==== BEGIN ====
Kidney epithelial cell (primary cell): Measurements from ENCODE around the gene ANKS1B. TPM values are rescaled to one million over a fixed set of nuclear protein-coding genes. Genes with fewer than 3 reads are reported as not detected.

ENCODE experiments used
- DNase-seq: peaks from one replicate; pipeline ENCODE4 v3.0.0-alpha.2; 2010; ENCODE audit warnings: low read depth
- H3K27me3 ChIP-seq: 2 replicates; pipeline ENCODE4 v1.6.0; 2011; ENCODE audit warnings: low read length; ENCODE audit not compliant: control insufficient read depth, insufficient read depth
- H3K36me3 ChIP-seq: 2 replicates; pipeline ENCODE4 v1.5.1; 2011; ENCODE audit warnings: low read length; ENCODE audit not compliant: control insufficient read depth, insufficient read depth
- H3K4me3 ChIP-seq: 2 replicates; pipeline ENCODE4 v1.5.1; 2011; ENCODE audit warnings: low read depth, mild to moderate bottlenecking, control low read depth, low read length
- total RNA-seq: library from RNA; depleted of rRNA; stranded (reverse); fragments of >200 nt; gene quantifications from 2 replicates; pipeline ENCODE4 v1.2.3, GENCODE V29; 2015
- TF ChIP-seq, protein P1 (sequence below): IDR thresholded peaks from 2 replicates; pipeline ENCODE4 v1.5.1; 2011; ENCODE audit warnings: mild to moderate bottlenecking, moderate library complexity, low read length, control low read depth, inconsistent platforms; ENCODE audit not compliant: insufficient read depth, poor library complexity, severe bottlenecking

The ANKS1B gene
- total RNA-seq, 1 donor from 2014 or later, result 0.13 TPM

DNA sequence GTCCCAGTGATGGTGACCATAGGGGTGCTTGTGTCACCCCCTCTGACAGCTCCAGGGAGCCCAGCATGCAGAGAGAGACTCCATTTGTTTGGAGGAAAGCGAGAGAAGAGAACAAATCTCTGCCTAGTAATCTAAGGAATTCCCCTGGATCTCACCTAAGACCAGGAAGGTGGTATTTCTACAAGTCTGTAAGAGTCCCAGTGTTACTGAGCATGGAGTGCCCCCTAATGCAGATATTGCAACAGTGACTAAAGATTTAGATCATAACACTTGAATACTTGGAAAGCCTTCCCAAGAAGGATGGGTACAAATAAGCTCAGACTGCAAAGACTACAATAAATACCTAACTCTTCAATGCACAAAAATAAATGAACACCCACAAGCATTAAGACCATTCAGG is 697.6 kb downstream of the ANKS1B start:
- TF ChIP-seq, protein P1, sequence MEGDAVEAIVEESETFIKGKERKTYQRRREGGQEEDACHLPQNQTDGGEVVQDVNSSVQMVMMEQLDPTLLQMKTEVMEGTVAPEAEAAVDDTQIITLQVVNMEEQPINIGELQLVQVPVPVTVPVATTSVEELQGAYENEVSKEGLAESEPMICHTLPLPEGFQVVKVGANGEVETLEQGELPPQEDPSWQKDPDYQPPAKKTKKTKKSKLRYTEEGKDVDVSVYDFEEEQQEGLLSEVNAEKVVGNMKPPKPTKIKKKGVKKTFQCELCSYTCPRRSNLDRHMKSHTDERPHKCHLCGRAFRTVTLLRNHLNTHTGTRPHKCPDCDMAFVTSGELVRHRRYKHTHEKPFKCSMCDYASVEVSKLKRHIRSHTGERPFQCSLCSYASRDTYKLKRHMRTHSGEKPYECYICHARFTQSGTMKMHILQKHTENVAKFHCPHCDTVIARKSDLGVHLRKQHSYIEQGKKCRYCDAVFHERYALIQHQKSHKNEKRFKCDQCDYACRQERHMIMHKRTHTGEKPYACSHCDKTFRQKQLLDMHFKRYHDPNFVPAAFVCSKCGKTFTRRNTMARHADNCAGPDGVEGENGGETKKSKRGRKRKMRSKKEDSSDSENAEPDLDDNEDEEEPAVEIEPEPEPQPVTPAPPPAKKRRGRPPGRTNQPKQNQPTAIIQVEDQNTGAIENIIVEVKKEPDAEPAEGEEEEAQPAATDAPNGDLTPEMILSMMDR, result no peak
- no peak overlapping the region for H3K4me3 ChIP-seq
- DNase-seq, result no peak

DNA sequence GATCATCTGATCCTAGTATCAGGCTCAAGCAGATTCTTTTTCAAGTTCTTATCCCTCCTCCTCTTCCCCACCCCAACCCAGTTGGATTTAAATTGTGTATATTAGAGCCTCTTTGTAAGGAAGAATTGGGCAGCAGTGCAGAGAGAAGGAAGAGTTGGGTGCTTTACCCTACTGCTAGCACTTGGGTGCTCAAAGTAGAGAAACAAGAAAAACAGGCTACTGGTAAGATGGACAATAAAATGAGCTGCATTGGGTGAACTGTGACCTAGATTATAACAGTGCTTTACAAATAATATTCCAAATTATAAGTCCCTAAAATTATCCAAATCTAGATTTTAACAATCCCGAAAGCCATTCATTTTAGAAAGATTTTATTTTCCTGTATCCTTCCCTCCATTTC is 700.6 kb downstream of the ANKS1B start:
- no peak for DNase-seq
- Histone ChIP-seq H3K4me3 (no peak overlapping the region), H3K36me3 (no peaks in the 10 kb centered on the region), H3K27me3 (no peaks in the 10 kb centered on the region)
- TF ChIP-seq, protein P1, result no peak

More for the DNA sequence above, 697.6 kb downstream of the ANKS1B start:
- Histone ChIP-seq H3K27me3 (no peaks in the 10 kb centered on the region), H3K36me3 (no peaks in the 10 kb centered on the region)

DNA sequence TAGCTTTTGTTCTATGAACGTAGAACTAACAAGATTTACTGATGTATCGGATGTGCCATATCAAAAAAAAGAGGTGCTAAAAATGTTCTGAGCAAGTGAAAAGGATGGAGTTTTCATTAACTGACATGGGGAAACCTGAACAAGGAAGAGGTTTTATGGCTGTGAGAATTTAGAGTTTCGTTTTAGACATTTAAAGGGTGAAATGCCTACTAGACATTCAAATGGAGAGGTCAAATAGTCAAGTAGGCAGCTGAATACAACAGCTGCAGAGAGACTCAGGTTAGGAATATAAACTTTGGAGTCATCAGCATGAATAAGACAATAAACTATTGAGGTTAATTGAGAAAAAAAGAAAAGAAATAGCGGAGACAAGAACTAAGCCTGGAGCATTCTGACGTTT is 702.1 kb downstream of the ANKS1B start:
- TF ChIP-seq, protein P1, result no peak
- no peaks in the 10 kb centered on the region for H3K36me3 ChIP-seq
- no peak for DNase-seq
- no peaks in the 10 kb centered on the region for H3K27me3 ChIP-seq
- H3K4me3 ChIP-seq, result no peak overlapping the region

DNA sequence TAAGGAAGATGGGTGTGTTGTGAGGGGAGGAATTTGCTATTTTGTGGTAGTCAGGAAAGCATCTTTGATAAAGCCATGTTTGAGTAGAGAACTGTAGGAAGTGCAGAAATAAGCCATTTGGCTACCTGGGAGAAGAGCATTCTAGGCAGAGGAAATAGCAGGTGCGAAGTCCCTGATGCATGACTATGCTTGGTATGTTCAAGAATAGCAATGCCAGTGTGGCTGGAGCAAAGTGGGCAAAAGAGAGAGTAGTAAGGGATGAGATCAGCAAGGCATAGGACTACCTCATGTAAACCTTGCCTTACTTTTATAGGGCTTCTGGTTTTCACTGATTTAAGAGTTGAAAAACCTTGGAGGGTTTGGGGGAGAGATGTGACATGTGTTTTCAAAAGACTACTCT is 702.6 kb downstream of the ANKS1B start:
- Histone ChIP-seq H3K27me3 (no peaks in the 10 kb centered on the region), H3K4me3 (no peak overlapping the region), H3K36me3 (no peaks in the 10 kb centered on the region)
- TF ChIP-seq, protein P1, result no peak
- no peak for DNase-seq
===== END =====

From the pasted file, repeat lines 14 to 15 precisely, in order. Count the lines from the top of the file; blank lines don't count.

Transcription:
- DNase-seq, result no peak

DNA sequence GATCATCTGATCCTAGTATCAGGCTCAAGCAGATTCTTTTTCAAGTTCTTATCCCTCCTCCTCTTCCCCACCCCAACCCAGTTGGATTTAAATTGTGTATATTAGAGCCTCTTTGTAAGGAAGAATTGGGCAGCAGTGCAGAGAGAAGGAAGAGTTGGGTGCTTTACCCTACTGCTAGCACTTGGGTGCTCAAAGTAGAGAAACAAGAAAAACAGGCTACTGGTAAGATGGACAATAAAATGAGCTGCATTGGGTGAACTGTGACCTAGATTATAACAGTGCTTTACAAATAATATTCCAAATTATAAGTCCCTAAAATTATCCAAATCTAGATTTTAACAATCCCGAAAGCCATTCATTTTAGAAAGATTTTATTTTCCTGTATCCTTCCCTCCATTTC is 700.6 kb downstream of the ANKS1B start: